Oktoberfest: Survival Guide

Even the beer tankards dress for the occasion.

Even the beer tankards dress for the occasion.

“What’s the obsession with Germany?” one of my colleagues asked. I did not quite understand what she meant. “You were just there and then I saw on Facebook that you were back again.” The story is that I have a friend who I met whilst studying in Nanjing, China, who now lives in Munich and our mutual friends from our time in China decided Oktoberfest might be a rather jolly occasion for a reunion. Knowing cultural sights would not be the top priority for this reunion I thought it a good idea to do these on an earlier trip. Having wondered at Neuschwanstein and strolled around the parks, Oktoberfest was then spent doing what is meant to be done, wearing lederhose/dirndl and, well, drinking.

Enjoying the Hofbrau tent.

Enjoying the Hofbrau tent.

DSC06484 DSC06485 DSC06489

Packing for this trip was a doddle, even “pack for very eventuality” me managed to squeeze everything into a rucksack. The reason for this is that when at Oktoberfest you really only need traditional Bavarian dress and a change of underwear. My buddies had the fortune to arrive in Munich earlier than me so they hit the beer tents straight away, albeit without traditional dress (except for the local Bavarian in our group that is). Of course they had fun swilling their litre tankards of beer but they really felt something was amiss, their clothing. I remember when I was last in Munich how many locals wore traditional dress at the weekend but now everyone was in it. Those not adopting this attire were the odd looking ones. That very day all the boys and girls went shopping for more fitting attire. In this regard, I was the fortunate one. I am a fan of going all out for fancy dress so on my previous visit to Munich I had invested in a traditional Bavarian shirt (€19.99) and dress (€24.99) called a dirndl with this occasion in mind. My companions on the other hand paid up to €175 for theirs because it was peak season! Understandably the boys had to pay this for their leather ensembles but what a hefty sum for the girls. So the trick is, buy your costume off season.

Flaps up or down boys?

Flaps up or down boys?

4 girls, 4 nationalities, 4 dirndls.

4 girls, 4 nationalities, 4 dirndls.

Now, what to wear on your feet. Initially I thought my “beer pumps” – cheap ballet pumps – might be the answer. In fact, I was pleased to have worn my Timberland-style heels on the plane over. The heel gave me a little glamour, whilst the style was in keeping with the rustic nature of the region and my dress. Boys, brogues or casual leather shoes are a good choice. A crossbody bag is perfect for storing cash etc as you will not want it sat on the floor as you are dancing on the beer hall benches. Alternatively, go minimal and purchase one of these garters with a pocket from Pouchkey which you can wear under your dirndl. Come evening it will be chill so guys and girls wrap a jumper/cardigan around your waste. Make-up should remain minimal as the number of mirrors is; anyway, who really is very good at touching up with litres of beer in their stomach?

Pocketkey garter for storing (£10.29 on Etsy).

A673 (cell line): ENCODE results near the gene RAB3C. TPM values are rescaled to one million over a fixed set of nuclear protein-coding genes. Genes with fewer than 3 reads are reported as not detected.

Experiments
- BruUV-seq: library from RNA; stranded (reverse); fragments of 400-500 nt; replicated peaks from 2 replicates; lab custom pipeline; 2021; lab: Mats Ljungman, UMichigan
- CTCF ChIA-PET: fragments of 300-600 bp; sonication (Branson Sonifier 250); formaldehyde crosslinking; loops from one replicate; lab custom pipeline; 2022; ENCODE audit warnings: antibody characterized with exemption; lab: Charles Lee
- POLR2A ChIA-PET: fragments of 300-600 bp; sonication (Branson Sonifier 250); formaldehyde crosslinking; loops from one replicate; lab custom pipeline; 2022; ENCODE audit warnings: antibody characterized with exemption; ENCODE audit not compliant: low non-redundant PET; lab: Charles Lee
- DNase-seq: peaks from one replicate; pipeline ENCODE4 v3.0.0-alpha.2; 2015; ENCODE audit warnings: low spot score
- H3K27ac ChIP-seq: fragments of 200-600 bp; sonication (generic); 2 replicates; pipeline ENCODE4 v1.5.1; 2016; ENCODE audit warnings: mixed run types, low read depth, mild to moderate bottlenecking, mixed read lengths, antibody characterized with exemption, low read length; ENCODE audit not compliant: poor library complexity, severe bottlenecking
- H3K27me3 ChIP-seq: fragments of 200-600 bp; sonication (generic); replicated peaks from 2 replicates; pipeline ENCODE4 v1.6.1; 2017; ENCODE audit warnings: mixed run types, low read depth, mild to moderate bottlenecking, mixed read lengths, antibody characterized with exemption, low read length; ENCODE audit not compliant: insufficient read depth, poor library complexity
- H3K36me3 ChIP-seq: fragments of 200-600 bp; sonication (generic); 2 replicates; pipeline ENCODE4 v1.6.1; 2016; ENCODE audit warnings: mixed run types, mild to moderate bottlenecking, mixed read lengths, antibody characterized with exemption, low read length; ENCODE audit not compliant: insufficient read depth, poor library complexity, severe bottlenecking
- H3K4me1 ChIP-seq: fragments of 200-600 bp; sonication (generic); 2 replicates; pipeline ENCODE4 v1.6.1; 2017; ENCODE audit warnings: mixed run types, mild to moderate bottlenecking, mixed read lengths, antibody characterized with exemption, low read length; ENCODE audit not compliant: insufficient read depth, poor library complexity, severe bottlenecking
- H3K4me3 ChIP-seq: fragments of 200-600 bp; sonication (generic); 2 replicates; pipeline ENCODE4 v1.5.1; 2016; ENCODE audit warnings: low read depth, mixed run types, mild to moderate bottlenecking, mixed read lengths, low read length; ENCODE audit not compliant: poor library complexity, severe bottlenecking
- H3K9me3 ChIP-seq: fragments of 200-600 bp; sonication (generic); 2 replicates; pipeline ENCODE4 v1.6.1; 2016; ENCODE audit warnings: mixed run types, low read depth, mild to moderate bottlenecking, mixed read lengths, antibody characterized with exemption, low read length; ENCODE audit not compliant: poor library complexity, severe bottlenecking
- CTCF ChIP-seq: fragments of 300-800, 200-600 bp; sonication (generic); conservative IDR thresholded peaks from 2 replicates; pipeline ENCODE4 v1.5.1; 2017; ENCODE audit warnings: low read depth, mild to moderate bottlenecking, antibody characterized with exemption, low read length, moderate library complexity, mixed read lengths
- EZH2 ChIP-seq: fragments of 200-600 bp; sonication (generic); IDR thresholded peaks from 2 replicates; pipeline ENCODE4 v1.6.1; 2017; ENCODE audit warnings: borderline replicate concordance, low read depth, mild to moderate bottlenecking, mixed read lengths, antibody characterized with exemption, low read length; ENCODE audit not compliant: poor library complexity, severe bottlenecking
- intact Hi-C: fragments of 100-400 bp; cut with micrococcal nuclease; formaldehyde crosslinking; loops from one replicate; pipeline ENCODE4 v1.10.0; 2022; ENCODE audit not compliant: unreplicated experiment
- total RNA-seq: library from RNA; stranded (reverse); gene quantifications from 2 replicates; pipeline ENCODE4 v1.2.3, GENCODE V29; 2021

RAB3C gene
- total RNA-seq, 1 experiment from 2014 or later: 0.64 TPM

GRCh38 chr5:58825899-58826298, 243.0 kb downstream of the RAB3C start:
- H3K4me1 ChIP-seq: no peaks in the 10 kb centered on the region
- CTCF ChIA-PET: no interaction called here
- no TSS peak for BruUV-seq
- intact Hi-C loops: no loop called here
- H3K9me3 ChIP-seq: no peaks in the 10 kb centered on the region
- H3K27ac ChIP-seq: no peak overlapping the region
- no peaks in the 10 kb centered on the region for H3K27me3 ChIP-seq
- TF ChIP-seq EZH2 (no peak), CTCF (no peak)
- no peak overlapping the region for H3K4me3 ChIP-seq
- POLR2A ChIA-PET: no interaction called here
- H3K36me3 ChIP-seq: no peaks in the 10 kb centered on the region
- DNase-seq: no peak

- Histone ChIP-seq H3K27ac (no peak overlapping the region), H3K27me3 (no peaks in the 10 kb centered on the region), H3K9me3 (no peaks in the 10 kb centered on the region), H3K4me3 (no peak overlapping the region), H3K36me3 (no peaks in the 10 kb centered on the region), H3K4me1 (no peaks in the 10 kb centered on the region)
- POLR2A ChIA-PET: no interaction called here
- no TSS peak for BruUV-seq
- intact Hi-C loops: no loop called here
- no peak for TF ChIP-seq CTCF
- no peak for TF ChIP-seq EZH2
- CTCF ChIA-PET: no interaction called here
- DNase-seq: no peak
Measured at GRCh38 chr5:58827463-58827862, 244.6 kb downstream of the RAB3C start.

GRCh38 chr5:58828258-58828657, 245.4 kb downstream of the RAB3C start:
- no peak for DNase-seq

Pocketkey garter for storing (£10.29 on Etsy).

My mum's old Fendi crossbody bag was perfect for taking my "souvenir" aka pinched beer tankard from the Hofbrau beer tent.

My mum’s old Fendi crossbody bag was perfect for taking my “souvenir” aka pinched beer tankard from the Hofbrau beer tent.

Mӓnner und mӓdchen (guys and girls) in our group alike were amazed at how comfy their new buys were. Even when not at Oktoberfest World’we continued to wear our Bavarian garb. One of the boys was so enraptured with the flap at the front of his lederhose that he spent the entire weekend ordering “Flaps down boys!” as he unbuttoned his. Thank goodness his dignity was maintained by an additional layer of leather. As the weekend drew to the finale, the question on all our minds was whether we would be looked on curiously if we wore these pieces back in our respective countries (India, Canada, England, Sweden and Spain). Regardless, the Swede amongst us wore her’s the following Friday for a night out.

Modernising lederhosen. The traditional shirts the boys had worn were beer soiled but I liked their updated interpretation of Bavarian dress.

Modernising lederhosen. The traditional shirts the boys had worn were beer soiled but I liked their updated interpretation of Bavarian dress.

No more beer tent did not signal the end of the Bavarian dresscode.

No more beer tent did not signal the end of the Bavarian dresscode.

Advertisements
This entry was published on October 15, 2014 at 23:27. It’s filed under Apple of my Eye, SSF Considers and tagged , , , , , , , , , , , , . Bookmark the permalink. Follow any comments here with the RSS feed for this post.

Comments?

Fill in your details below or click an icon to log in:

WordPress.com Logo

You are commenting using your WordPress.com account. Log Out / Change )

Twitter picture

You are commenting using your Twitter account. Log Out / Change )

Facebook photo

You are commenting using your Facebook account. Log Out / Change )

Google+ photo

You are commenting using your Google+ account. Log Out / Change )

Connecting to %s

%d bloggers like this: